As the throaty narrator in Reaching for Petals intones: “Memories of the truth contort into beautification of reality.” That’s a wordy, walking simulator way of saying that the standout events in our lives have a way of twisting romantically in the mind, taking on a new, rose-coloured hue.
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This first-person adventure portrays a kind of remembered hyper-reality, though the real world creeps into it in other ways. Not least the photorealistic appearance of the developer’s mother as the main non-player character. But we’ll get to that.
Reaching for Petals may not be literally rose-tinted, but it does adopt an art style that reflects its nostalgic view of events. Watch the trailer and you’ll see a forest, lit in almost-white light, so that the lower branches of its trees are plunged into silhouette.
“It’s mostly just Unreal Engine’s default directional lighting,” Blue Entropy Studios head Christian Ledbetter says. “We cranked the crap out of it. A lot of games leave the intensity at 10, but we turned it up to 30 or 40.”
The intensity is such, in fact, that it creates uniform areas of maximum brightness. It’s an outcome that photographers call clipping and usually seek to avoid. But Ledbetter has embraced the effect, balancing the look with darkened shadows caused by auto-exposure.
You’ll recognise that particular trick from some recent triple-A games in which exposure automatically adjusts when moving between light and dark environments. Creep into a house in Assassin’s Creed Unity and a scene of Parisian domesticity gradually becomes visible. Walk into the shade of a towering tree in Reaching for Petals and you’ll see a similar effect play out, imitating how the human eye adjusts from light to dark.
“It’s really hard to convey that in the trailer,” Ledbetter says. “When you’re playing the game there’s a lot of contrast in spots that naturally would have contrast. So when you walk into a shadow, all the shadows will become a little lighter and you’ll see the details.”
Sprinkle a little bloom and fog to disperse the light into pretty colours, hard-set a more natural palette in post-processing, and you’ve got something like the art style of Reaching for Petals.
“We were going for a vibe like it’s not a real place,” Ledbetter notes. “It’s more like an exaggeration of real life.”
A mom and pop production
The plot of Reaching for Petals flits between memories, and at the end of each level the player collects a lotus flower – transporting them back to the home of a couple named Kai and Renee. The house, which Ledbetter describes as an “unintentionally watered-down” version of Gone Home, is based on the structure of his own parents’ home.
“That’s how I saved some effort,” he says. “With interior design I’m not nearly as good, but I don’t think it showed.”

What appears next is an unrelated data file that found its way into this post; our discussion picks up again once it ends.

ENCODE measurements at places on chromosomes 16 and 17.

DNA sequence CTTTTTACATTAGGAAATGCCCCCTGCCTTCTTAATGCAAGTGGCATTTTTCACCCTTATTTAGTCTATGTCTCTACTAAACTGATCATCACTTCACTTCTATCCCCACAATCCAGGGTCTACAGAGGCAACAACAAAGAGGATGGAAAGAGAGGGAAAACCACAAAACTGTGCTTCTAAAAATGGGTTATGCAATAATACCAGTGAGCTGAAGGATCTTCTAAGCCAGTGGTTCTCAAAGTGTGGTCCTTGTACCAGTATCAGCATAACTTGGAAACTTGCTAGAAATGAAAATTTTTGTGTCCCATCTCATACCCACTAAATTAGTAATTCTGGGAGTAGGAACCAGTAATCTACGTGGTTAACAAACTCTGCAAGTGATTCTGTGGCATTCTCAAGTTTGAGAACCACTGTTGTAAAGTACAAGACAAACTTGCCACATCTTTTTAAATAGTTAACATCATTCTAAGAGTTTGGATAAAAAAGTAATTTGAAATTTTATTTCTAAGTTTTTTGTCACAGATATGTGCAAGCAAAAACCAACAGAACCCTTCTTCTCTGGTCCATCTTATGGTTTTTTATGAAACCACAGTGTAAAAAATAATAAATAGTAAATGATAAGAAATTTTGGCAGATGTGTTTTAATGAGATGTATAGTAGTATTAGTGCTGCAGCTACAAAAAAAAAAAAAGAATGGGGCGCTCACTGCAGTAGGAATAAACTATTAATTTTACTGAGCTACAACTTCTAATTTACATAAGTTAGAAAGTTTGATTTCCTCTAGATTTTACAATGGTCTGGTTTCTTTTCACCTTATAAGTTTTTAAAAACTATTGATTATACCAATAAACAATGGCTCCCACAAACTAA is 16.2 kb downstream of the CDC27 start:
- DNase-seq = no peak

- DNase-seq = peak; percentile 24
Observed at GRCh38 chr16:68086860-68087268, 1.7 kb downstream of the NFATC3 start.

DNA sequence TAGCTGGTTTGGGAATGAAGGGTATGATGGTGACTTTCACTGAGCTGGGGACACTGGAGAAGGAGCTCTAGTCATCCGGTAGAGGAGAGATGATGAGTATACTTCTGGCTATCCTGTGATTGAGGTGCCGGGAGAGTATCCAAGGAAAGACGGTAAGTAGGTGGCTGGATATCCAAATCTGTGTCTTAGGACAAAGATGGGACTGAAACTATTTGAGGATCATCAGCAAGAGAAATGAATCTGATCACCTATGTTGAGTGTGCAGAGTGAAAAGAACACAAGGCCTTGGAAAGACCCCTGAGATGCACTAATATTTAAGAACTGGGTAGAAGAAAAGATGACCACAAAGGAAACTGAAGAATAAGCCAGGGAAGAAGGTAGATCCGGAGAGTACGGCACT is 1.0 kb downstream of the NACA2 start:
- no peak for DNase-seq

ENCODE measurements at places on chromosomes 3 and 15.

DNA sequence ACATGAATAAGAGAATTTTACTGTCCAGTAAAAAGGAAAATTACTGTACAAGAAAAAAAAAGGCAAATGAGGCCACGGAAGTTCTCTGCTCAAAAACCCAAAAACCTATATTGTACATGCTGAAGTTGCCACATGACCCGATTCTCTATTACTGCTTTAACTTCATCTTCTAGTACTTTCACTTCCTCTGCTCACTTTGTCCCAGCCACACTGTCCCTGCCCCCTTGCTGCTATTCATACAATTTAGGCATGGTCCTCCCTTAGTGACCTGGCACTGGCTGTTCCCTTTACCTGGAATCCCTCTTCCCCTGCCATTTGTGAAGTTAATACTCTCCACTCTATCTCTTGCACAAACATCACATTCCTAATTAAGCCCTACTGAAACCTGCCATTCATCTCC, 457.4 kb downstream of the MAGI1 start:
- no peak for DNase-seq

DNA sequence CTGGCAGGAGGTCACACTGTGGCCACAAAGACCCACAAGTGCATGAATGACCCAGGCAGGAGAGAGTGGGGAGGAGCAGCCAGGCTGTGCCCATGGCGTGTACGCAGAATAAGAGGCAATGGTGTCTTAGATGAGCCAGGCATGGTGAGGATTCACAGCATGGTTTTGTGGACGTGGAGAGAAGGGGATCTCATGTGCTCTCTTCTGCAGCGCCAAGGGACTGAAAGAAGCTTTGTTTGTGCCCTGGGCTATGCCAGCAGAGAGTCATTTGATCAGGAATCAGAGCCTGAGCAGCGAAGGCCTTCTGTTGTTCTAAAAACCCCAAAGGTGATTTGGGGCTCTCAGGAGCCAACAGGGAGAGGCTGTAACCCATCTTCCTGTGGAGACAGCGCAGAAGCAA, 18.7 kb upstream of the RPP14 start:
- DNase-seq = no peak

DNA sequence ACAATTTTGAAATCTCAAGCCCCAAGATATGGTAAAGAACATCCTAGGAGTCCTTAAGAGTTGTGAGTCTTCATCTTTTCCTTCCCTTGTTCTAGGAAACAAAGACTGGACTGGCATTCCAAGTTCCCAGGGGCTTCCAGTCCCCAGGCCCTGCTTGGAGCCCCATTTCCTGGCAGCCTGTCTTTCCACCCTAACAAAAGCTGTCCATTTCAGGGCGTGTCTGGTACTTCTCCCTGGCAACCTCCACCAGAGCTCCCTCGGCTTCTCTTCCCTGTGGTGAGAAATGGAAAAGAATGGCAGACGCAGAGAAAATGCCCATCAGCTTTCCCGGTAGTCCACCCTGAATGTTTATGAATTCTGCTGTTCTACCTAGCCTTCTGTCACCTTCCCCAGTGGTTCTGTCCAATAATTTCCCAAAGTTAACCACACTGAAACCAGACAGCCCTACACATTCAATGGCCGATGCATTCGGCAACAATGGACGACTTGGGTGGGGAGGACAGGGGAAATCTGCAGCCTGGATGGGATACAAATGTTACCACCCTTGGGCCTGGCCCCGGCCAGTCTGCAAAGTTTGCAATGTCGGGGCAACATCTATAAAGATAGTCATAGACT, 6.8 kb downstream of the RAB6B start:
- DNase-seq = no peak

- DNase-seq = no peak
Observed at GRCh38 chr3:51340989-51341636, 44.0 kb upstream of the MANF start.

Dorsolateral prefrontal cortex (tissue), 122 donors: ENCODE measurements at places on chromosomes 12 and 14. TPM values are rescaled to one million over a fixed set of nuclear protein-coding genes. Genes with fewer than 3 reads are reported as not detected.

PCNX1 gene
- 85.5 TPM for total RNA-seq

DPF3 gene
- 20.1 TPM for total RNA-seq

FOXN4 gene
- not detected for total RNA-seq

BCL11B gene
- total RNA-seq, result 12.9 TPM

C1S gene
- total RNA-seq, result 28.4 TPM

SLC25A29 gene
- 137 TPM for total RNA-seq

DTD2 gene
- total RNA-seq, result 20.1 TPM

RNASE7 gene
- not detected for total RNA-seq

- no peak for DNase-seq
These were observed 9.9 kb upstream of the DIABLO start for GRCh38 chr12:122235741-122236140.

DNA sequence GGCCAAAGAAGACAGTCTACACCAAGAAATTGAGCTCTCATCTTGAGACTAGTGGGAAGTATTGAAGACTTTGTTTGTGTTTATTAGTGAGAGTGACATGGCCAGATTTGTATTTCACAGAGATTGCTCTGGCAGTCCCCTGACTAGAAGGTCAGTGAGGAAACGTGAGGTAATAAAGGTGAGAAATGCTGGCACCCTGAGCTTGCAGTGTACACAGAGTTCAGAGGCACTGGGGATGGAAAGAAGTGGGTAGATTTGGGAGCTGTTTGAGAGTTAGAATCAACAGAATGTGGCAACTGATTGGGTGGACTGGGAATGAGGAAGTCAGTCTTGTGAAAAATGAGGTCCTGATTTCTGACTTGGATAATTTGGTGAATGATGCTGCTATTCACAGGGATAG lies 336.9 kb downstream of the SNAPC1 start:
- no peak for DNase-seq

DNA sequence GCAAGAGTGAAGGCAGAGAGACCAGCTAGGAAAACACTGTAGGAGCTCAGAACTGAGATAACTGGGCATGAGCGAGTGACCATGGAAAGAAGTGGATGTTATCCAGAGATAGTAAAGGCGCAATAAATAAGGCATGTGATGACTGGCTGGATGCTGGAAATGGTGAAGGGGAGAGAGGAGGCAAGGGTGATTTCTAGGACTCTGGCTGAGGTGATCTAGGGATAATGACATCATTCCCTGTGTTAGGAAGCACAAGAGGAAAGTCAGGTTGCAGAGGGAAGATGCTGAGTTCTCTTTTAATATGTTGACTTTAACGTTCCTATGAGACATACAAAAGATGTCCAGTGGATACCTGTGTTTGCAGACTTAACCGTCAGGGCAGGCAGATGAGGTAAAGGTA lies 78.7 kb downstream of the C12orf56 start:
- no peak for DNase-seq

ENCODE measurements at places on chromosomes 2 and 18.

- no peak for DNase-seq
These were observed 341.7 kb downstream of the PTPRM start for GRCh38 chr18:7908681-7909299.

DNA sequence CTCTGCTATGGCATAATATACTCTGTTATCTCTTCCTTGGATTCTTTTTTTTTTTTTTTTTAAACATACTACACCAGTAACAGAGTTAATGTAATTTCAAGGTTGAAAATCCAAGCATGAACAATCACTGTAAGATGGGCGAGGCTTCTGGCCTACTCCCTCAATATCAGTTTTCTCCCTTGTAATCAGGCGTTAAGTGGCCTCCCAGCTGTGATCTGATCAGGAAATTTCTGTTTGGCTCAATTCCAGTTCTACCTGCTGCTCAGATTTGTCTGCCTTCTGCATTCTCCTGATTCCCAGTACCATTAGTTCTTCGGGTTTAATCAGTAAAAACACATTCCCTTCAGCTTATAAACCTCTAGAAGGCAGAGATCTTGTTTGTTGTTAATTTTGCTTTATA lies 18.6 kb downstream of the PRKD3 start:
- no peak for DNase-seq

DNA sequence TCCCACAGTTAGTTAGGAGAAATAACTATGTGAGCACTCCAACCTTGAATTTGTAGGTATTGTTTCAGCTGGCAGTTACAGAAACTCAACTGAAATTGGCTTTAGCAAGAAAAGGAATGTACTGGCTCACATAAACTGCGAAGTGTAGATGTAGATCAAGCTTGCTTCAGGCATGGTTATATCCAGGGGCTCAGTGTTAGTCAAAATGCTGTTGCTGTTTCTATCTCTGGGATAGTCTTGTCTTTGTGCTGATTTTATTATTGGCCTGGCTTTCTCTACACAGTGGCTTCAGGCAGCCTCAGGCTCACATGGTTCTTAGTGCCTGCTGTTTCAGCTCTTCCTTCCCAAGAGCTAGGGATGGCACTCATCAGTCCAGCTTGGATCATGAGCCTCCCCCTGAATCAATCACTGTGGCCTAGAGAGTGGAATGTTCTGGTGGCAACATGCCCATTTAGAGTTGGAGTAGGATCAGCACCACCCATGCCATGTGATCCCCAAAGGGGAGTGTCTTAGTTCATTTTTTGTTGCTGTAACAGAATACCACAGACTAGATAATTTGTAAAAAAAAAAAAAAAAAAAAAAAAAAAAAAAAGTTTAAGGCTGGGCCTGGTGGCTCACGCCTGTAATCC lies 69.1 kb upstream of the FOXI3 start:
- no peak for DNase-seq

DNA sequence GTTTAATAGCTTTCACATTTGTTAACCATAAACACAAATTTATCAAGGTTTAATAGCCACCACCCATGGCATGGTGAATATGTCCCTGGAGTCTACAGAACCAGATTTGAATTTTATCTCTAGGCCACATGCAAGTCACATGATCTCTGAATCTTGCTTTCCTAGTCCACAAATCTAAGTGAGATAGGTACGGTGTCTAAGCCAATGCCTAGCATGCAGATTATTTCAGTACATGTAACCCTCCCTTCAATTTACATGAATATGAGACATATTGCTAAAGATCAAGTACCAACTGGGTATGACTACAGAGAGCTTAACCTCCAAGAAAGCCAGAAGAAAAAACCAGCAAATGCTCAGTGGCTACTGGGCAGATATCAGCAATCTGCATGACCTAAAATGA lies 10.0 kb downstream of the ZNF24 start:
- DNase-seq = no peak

The decision helped to ensure spatial sense when it comes to slotting the rooms together. And more than that, it’s in keeping with a project that has become deeply personal. Kai, the protagonist, is based on Ledbetter’s stepfather, while Renee bears an uncanny resemblance to his mother.
“You don’t ever get too close to the character,” he says. “But it is an actual, photorealistic version of her in the game.”
Ledbetter asked his sceptical mother to hold still while he took around 200 photos, before scanning and reassembling her image in the game. Renee appears throughout Reaching for Petals in ‘supernatural’ events.
“She thinks it’s kinda cool,” he laughs. “She’s not much of a videogame person or anything. She was like, ‘I don’t know how you’re going to do this’. But then a little later she was like, ‘Wow, how in the world?’”
The never-ending song
At first it’s a single piano. But soon enough there’s a cello in there too, and eventually, Reaching for Petals’ soundtrack becomes something else entirely.
“By the end of the game it’s literally a full orchestra just going at it, because something beautiful is happening,” Ledbetter explains.
Blue Entropy’s sound engineer, Gustavo Coutinho, has worked with a piece of software named FMOD – a sound effects engine that allows for dynamic music. If you walk from the forest in Reaching for Petals to a nearby stream, the soundtrack will morph into something more appropriate, and switch over again if you backtrack.
“The music never really completely stops,” Ledbetter says. “There are some moments where it dies down, just so you can hear the ambient sound, but music is always playing. It will seamlessly transition from ambient, to a random style, to a piece with a theme that shows up throughout the game.”
The developer is most proud of the moments where the visual and audio elements complement each other, combining to tell his story of love, loss, and ambition.
“There are scenes where you see Renee off in the distance, and there’s something special happening,” Ledbetter enthuses. “There’s a huge group of fireflies around her, the music builds up, and you look around a corner and she’s gone. It all fits together and conveys this emotion.”
In this sponsored series, we’re looking at how game developers are taking advantage of Unreal Engine 4 to create a new generation of PC games. With thanks to Epic Games and Blue Entropy Studios.